Africa Leaders Magazine

TETE, MOZAMBIQUE – the “City of Coal”

Tete, port city, west-central Mozambique. Tete is situated on the right bank of the Zambezi River near the rich coal mines of Moatize. Under Portuguese influence Tete had become a market centre for ivory and gold by the mid-17th century. Given a town charter in 1761, it became a city in 1959. It is connected to the Indian Ocean by railway to the port of Beira and by the Zambezi River.

About 80 miles (125 km) northwest of Tete is the Cahora Bassa dam and hydroelectric-power project on the Zambezi River; Lake Cahora Bassa, created by the dam, extends about 150 miles (240 km) west to the Zambian border. The Cahora Bassa project supplies power to South Africa, Maputo city, Tete, and the coal mines at Moatize. The climate and soils of the Angonia Highlands favour some cattle raising and the cultivation of cassava and sorghum. Pop. (2007 prelim.) 152,909.


History of coal discovery

In 1859 Richard Thornton completed the first studies of coal occurrence in the Tete Province as part of an exhibition under Dr. David Livingstone. In his report from the trip, Mr. Thornton stated that the coal, which was dug by natives from an outcropping seam on the bank of the River Muntizi, showed no tendency to cake; was free-burning; contained very little sulphur or iron although a large proportion of ash along with a small amount of gaseous matter

Coal reserves

The Tete Province is reported to host coal reserves of approximately 6.7 billion tons, of which 3 billion tons represent sub-economic or economic grades. Now, the province is regarded geologically as the largest undiscovered coal province in the world and it is estimated that the Province could be producing 25% of the world’s coking coal by 2025.

Moatize coal deposit

The largest coal reserve presently discovered in the Tete Province is the Moatize metallurgical and thermal coal deposit which contains 2.4 billion tons of coal and is located with the Moatize sub-basin. Vale SA bid US$122.8 million for exploration and development rights of the project in 2008. Today, the project is a working mine that has now doubled its original output and is producing 22 million metric tons of coal per year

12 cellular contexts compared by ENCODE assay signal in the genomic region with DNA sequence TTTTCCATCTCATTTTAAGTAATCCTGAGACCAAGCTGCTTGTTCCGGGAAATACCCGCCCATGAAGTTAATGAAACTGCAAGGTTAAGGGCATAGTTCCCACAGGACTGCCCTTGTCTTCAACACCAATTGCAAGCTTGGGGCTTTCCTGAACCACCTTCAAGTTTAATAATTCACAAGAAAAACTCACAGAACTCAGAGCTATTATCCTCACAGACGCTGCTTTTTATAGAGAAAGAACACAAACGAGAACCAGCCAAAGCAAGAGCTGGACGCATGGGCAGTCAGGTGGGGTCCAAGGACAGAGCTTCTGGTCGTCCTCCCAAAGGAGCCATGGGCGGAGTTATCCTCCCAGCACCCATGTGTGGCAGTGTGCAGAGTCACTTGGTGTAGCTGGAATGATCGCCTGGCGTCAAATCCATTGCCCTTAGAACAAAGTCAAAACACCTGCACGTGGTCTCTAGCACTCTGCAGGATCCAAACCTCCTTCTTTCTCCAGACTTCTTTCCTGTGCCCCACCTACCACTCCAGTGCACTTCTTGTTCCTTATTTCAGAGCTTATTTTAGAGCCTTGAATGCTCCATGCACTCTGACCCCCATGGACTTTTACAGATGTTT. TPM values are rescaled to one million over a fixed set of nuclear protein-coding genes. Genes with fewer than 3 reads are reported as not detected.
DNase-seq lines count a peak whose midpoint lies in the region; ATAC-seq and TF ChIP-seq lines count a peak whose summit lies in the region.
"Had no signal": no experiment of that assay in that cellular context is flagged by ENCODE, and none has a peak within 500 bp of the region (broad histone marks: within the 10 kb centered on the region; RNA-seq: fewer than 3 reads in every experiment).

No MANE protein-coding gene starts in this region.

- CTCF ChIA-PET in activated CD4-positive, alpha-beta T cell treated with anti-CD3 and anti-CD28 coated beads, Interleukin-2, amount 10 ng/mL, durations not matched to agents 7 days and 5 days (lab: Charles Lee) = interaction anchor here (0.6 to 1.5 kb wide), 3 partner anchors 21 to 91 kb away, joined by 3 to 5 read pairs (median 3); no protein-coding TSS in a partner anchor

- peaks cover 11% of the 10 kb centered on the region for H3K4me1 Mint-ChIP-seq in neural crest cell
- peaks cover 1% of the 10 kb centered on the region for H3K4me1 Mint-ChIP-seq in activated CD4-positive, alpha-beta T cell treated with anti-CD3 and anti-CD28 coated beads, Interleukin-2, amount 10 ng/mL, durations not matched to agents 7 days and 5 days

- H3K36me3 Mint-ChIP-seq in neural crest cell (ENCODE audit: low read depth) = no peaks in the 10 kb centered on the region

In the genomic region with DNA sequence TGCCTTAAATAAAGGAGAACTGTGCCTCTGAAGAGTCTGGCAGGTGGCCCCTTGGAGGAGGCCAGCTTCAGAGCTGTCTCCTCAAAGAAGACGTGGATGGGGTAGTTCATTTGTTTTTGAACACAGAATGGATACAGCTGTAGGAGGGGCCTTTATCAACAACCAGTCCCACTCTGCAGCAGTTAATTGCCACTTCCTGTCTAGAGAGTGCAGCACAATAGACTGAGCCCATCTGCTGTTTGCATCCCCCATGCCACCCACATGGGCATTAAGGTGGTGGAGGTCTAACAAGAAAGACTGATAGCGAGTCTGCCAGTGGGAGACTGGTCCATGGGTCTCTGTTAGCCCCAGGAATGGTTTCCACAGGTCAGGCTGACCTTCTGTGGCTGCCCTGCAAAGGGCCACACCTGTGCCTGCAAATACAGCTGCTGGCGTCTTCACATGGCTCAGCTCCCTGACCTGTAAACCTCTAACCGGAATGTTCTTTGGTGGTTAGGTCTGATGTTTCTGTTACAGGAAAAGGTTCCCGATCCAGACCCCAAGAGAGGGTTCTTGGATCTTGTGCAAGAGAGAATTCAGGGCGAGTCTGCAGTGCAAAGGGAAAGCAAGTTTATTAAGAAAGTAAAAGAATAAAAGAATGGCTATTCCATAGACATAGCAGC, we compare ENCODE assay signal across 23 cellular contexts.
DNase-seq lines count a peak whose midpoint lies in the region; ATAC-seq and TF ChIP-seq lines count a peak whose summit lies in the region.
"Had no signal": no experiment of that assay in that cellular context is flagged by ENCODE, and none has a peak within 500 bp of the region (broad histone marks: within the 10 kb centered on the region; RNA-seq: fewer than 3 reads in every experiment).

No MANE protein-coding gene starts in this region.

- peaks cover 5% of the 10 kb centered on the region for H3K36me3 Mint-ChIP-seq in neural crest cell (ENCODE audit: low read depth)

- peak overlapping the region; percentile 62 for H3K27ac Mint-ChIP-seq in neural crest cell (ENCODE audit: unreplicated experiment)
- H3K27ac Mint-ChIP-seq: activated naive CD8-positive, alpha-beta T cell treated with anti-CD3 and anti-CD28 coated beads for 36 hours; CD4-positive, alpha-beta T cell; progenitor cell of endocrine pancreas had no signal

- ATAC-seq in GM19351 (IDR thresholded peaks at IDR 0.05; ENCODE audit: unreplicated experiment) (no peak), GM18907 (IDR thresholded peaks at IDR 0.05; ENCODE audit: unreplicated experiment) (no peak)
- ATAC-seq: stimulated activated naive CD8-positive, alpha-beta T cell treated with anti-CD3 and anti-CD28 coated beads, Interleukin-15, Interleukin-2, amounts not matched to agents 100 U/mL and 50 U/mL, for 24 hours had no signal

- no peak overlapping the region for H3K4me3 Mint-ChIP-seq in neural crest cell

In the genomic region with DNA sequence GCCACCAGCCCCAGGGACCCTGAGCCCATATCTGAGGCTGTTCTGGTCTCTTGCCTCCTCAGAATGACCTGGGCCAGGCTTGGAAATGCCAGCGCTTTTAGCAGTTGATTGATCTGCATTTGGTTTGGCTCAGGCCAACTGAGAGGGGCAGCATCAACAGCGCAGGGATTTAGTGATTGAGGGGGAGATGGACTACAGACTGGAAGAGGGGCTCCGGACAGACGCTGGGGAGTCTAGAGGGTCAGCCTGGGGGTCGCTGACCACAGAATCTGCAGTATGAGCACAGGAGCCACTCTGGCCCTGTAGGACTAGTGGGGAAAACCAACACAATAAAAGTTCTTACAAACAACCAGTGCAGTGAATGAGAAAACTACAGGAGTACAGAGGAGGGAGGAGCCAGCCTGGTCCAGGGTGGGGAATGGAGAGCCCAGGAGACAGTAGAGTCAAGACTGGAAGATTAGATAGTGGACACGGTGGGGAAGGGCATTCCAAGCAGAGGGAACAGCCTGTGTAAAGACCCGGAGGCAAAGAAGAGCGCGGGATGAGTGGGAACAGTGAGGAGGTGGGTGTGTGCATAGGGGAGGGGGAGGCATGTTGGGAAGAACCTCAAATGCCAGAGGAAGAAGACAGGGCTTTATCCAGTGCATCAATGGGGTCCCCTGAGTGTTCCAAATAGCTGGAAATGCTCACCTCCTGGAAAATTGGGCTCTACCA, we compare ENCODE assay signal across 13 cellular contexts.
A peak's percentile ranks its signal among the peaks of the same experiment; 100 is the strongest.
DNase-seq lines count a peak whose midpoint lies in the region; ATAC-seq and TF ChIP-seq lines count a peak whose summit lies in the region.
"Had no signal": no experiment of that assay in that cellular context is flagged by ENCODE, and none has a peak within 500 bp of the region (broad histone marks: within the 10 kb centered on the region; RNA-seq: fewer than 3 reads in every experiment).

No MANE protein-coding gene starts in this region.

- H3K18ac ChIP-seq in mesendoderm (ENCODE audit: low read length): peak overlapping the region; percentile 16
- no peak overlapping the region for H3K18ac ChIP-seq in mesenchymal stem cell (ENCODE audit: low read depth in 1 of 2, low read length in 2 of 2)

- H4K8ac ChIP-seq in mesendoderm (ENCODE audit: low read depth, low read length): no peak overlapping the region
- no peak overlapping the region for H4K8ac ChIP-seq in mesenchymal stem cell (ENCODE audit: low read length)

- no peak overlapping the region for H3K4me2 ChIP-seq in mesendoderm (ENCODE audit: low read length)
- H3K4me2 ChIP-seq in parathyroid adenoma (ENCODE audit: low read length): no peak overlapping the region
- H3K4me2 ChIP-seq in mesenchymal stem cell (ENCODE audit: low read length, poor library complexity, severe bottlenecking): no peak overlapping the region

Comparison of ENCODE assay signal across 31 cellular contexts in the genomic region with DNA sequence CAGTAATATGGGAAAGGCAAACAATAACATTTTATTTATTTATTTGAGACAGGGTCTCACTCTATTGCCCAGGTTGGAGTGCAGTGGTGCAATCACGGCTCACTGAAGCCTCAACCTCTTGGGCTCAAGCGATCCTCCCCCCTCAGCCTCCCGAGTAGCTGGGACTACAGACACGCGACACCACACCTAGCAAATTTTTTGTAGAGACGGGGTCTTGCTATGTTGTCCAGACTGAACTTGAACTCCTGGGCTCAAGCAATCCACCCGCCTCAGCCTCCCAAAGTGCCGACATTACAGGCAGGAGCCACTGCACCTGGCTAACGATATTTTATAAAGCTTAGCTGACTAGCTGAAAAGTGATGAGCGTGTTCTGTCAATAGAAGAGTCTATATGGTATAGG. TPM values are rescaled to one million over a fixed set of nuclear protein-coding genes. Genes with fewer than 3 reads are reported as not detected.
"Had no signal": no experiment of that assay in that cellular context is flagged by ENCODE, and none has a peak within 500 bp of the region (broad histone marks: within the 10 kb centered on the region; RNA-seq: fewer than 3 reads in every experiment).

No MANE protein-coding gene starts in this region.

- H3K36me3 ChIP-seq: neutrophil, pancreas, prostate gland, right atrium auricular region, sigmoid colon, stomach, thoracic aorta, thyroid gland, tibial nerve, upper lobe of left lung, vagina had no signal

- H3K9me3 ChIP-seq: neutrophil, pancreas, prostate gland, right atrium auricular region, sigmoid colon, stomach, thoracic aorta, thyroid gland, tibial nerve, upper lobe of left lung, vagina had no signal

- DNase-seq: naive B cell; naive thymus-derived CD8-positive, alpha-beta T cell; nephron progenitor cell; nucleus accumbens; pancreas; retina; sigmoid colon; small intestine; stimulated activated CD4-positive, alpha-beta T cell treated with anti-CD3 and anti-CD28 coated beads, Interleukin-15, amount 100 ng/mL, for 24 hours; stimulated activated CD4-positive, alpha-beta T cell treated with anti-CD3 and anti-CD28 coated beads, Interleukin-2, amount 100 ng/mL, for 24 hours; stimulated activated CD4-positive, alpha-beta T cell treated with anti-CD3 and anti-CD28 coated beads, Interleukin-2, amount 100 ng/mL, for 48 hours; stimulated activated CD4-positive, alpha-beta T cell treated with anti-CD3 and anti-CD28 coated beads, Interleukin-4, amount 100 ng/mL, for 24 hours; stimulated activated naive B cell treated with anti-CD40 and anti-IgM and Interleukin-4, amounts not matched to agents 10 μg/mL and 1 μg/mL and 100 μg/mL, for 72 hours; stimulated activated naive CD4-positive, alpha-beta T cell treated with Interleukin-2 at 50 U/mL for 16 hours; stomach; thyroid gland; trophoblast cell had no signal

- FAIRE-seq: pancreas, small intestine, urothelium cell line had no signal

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Local coal geology

Most coal resources are located within the remnants of the Ecca Rock Group, member of the Karoo Supergroup, and are hosted within the Zambezi graben. The coal seams were formed during the early and late Permian and deposits are associated with non-marine terrestrial clastic sedimentary sequences of the Karoo Supergroup. Depositional environments were primarily fluvial and deltaic but also included some minor lacustrine and shoreline settings.[

Coal licenses

In Mozambique, 95% of coal licenses issued have been granted to forty different companies operating within the Tete Province. On 29 September 2011 the Mozambican government suspended the issuing of new coal licenses in the Tete Province in order to assess to what extent companies currently hold licenses in the Province and whether they are complying with contracts signed by the government.

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Investment in coal development

A large amount of investment has been made portending to the development of coal resources and infrastructure required for mining and development. The International Finance Corporation, member of the World Bank Group has announced that it will invest up to US$5 million in Baobab Resources Plc’s exploration projects with the intention of fostering economic development.

In 2011 Vale approved a US$6 billion expansion of its Moatize coal project in order to increase output from 11 million tons per year mined initially to 22 million tons per year.

The Mozambican government have undertaken a US$375 million refurbishment of the 600 km rail link between Moatize and Beira which was severely damaged during the Mozambican Civil War. Furthermore, a deep-water international port facility is being constructed in Beira. In addition to this port at Beira, a coal terminal at Chinde, north of Beira is being planned by coal producers that will have a 20 million tonne terminal and whose opening will coincide with the beginning of production at the Zambeze Project, owned by Rio Tinto, in 2015. The link between Beira Port and the Tete Province is being referred to as the ‘Beira Corridor’, along which there are now plans to upgrade all major rail freight routes so that they have the capacity to transport coal resources.



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